Lloyd Mayer

October 13, 2023 in Publications – Articles | Permalink | Comments (0)

Sholk: A Guide to Election Year Activities of Section 501(c)(3) and 501(c)(4) Organizations

Sholk-webSteven H. Sholk (Gibbons law firm) has posted an updated version of his comprehensive Guide to Election Year Activities of Section 501(c)(3) and 501(c)(4) Organizations. Here are the headings from the table of contents:












Lloyd Mayer

October 13, 2023 in Publications – Articles | Permalink | Comments (0)

Tyler, Jimenez & Bright: Tax-Exempt Approaches to Decision-Making Informed by Race

Download (6)John E. Tyler (Ewing Marion Kauffman Foundation), Martha Jimenez (no affiliation provided), and Lauren Bright (no affiliation provided) have posted a short paper titled Tax-Exempt Approaches to Decision-Making Informed by Race: Terminology, Definitions, Risk and Focus on Racial Equity and Justice. Here is the abstract:

This paper focuses on presenting a spectrum of relevant approaches for charities, foundations, and others seeking to become more intentional about incorporating race into their programmatic (as opposed to employment, investment, or other operational) decision-making. Having a common nomenclature and understanding of how to characterize the types of racial equity and justice approaches and outcomes can facilitate those discussions and decisions internally and with others. This paper does not seek to provide answers; but rather; presents a suggested framework, including approaches, terminology, definitions, and practices to help advance those discussions. The approaches are as follows: race-neutral, race-aware, race-conscious, and race-based.

In addition to discussing definitions and practices within each approach, this paper also presents considerations about their risk of potential exposure (e.g., § 1981 and/or Title VI), potential mitigation strategies, and degrees of perceived intentionality about pursuing racial equity and justice. Those considerations are highly imperfect, are not to any scale, and are for illustrative purposes only. Moreover, they do not consider the many other factors that affect exposure, nor do they purport to be translatable for analyzing reputational risks/benefits, which also are unique to an organization and its circumstances.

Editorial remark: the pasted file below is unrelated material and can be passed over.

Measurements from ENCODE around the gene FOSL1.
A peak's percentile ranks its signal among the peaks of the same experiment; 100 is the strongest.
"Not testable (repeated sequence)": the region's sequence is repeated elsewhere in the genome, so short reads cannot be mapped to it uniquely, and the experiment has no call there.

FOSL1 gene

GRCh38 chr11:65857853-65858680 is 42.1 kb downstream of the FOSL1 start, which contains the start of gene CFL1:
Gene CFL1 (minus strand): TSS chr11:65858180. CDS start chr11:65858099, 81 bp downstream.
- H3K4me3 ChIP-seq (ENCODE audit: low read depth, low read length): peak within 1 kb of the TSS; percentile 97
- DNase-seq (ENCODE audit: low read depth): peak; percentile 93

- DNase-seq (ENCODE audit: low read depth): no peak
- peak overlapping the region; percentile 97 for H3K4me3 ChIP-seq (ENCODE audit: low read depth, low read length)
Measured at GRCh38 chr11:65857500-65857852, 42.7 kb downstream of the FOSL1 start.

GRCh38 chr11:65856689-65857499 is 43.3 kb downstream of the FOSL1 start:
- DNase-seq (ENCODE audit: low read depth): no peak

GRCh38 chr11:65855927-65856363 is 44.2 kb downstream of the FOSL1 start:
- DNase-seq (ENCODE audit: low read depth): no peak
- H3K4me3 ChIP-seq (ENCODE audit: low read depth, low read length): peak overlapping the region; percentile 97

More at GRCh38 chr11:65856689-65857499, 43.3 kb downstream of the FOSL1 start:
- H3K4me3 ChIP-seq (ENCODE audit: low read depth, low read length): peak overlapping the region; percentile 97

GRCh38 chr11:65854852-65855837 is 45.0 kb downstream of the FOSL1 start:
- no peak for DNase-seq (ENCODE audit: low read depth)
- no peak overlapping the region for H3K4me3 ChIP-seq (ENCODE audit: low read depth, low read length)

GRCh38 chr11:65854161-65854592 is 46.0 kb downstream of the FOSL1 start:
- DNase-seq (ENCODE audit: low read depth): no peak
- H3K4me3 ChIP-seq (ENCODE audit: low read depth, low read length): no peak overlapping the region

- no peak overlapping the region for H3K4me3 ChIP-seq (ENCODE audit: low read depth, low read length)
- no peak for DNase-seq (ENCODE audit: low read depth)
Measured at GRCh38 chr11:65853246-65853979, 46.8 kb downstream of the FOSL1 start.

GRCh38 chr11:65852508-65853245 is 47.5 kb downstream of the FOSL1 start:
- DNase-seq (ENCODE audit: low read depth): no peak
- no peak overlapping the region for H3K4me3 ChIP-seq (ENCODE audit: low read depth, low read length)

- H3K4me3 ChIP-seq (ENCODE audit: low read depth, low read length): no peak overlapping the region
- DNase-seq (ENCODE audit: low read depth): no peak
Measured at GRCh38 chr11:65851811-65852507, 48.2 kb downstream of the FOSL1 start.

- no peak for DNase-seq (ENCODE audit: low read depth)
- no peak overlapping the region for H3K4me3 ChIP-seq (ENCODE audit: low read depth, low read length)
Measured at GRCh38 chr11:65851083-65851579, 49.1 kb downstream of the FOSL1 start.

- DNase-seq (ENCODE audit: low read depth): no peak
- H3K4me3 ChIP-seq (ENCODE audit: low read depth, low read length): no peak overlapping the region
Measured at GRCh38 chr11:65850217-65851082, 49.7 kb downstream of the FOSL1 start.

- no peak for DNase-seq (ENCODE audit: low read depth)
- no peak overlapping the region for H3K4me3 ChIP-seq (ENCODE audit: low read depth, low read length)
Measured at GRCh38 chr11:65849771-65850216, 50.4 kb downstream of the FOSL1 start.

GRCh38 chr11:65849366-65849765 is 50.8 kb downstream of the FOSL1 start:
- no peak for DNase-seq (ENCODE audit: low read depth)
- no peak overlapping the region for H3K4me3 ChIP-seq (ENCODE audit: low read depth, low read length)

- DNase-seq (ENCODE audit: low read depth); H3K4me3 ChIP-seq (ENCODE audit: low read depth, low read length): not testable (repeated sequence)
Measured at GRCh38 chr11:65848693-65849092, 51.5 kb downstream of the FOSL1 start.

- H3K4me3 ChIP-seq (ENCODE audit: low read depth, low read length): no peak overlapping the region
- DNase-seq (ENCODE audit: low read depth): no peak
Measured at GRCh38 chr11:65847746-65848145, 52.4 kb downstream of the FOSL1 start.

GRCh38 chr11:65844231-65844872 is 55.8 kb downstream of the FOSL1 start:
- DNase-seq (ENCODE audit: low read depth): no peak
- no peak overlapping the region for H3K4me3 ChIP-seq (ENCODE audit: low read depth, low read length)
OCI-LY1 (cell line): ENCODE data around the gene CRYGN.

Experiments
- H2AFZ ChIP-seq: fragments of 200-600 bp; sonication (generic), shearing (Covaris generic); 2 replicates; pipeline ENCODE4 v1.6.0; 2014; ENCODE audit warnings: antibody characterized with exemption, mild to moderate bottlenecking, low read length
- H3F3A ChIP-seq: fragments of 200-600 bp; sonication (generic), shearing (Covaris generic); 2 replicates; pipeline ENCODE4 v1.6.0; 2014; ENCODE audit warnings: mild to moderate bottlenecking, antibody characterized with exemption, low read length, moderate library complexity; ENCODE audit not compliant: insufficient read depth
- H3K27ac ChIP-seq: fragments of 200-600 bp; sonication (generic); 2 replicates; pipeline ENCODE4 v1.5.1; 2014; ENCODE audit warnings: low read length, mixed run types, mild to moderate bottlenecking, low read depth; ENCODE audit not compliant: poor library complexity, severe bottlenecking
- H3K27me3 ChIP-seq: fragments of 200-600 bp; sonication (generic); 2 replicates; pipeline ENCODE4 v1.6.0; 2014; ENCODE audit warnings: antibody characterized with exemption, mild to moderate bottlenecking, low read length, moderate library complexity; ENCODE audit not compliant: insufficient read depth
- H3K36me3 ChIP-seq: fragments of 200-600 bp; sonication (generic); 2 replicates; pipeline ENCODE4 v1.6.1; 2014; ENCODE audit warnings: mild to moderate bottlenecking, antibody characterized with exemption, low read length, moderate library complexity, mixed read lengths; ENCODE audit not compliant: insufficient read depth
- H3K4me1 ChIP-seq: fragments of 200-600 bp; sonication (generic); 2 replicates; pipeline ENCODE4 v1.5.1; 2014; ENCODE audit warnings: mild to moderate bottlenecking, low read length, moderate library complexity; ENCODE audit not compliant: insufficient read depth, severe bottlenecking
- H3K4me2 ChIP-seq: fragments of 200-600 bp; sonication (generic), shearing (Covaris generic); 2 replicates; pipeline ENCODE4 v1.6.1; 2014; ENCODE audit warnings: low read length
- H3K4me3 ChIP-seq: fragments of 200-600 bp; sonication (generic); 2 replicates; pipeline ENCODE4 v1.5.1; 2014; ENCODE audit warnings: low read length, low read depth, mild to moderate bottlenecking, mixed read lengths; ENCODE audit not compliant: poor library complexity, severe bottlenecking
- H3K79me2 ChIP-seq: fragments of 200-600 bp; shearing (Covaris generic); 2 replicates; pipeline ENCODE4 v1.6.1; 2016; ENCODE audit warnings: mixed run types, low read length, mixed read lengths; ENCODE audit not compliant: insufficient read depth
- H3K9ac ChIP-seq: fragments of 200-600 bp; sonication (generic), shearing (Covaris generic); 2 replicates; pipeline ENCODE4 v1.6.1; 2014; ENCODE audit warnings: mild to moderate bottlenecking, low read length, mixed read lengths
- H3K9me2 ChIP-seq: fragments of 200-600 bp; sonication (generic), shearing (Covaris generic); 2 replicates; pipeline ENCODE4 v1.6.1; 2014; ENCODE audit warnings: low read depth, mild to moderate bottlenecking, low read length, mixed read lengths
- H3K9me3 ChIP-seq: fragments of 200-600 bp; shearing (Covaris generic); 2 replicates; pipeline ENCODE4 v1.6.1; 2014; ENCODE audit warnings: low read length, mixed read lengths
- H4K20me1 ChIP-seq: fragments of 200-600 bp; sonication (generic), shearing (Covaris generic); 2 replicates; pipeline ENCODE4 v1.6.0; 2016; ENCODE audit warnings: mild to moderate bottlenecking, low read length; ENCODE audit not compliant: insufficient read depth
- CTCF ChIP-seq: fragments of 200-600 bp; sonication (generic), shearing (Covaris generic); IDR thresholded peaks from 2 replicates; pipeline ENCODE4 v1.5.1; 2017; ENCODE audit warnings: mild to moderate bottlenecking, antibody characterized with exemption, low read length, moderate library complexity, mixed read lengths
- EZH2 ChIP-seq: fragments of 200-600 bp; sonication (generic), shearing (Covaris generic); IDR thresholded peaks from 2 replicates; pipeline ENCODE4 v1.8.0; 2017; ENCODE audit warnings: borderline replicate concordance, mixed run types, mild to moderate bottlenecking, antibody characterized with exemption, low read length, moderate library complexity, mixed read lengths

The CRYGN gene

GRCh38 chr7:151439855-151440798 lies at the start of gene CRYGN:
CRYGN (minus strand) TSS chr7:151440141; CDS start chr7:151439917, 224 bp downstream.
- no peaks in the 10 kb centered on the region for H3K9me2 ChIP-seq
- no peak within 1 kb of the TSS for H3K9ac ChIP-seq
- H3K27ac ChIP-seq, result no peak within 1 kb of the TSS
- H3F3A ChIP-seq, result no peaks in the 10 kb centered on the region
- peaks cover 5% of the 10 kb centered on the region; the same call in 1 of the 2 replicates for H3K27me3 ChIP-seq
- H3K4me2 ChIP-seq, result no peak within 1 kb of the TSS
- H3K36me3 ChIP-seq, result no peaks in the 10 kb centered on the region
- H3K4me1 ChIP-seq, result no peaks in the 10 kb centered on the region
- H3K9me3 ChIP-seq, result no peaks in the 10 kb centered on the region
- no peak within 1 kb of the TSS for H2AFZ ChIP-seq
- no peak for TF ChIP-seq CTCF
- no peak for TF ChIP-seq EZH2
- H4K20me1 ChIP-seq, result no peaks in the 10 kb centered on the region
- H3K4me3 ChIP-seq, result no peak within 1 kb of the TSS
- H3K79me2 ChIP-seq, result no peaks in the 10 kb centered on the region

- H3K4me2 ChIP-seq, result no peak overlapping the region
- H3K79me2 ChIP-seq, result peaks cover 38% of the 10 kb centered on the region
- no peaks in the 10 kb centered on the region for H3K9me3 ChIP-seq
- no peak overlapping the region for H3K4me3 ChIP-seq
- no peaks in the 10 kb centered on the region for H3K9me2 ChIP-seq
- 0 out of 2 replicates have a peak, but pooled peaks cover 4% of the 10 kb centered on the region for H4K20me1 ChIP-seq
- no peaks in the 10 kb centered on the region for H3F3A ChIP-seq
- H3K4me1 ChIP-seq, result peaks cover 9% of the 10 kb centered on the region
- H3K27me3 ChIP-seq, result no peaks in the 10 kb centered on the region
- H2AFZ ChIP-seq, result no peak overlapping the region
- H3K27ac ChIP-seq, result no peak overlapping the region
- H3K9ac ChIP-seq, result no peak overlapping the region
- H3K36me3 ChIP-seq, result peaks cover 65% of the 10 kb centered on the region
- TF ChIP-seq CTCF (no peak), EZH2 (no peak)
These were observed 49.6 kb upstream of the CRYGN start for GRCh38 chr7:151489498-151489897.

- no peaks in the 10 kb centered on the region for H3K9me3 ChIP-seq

Lloyd Mayer

October 13, 2023 in Publications – Articles | Permalink | Comments (0)

Wednesday, October 4, 2023

Treasury Department EO Priority Guidance Plan

Last Friday, the Treasury Department issued its annual “priority guidance plan.” In the Exempt Organizations category, it listed 10 items, 9 of which are the same as they were last year. (Thanks Paul Streckfus for the summary).  Some of the items have been on the list for many years, including the following, which is celebrating its ten-year anniversary on the list: “5. Guidance under §4941 regarding private foundation’s investment in a partnership in which disqualified persons are also partners.”

For the uninitiated, section 4941 prohibits self-dealing between private foundations and certain disqualified persons. The restrictions on self-dealing are much stricter than the restrictions that apply to transactions between public charities and their disqualified persons or than the restrictions that would be imposed by state fiduciary duty standards.  Therefore, they have the potential to significantly impact investment strategies by private foundations when those strategies include entities that also have disqualified persons as investors.

The ten-year anniversary of this item on the Treasury’s priority guidance plan is an opportunity to revisit a fantastic six-year-old article by Elaine Waterhouse Wilson, a professor at West Virginia University College of Law: Is Consistency the Hobgoblin of Little Minds? Co-Investment Under Code Section 4941. The article provides detailed background about private foundation investing practices and their interaction with multiple legal regimes. It then describes several private letter rulings that the IRS issued in the early 2000s that, “allow such an arrangement, on the notion that when a private foundation invests in a partnership, it is not entering into a transaction of any kind with either the partnership itself or the other partners.”  Because there is no transaction, “there can be no act of self-dealing.” Wilson argues that this theory is inconsistent with other code provisions and state-law partnership law, and so creates unnecessary problems.  Instead, she urges the Treasury to “provide a limited regulatory safe harbor allowing such transactions” but make sure that the guidance communicates that “the subsequent use of the asset in a manner that is not consistent with proportionate co-ownership may be an act of self-dealing[.]” Professor Wilson’s treatment of the subject is required reading for anyone interested in the issue, and well illustrates how difficult it is to craft good regulatory guidance.

Benjamin Leff

October 4, 2023 in Federal – Executive, Publications – Articles | Permalink | Comments (0)

Thursday, September 14, 2023

New Paper: Charitable Objectives or Donor Interests? What Sponsor Language Reveals about Donor-Advised Fund Priorities and Resource Flows

Helen Flannery and Brian Mittendorf have a new paper entitled Charitable Objectives or Donor Interests? What Sponsor Language Reveals About Donor-Advised Fund Priorities and Resource Flows.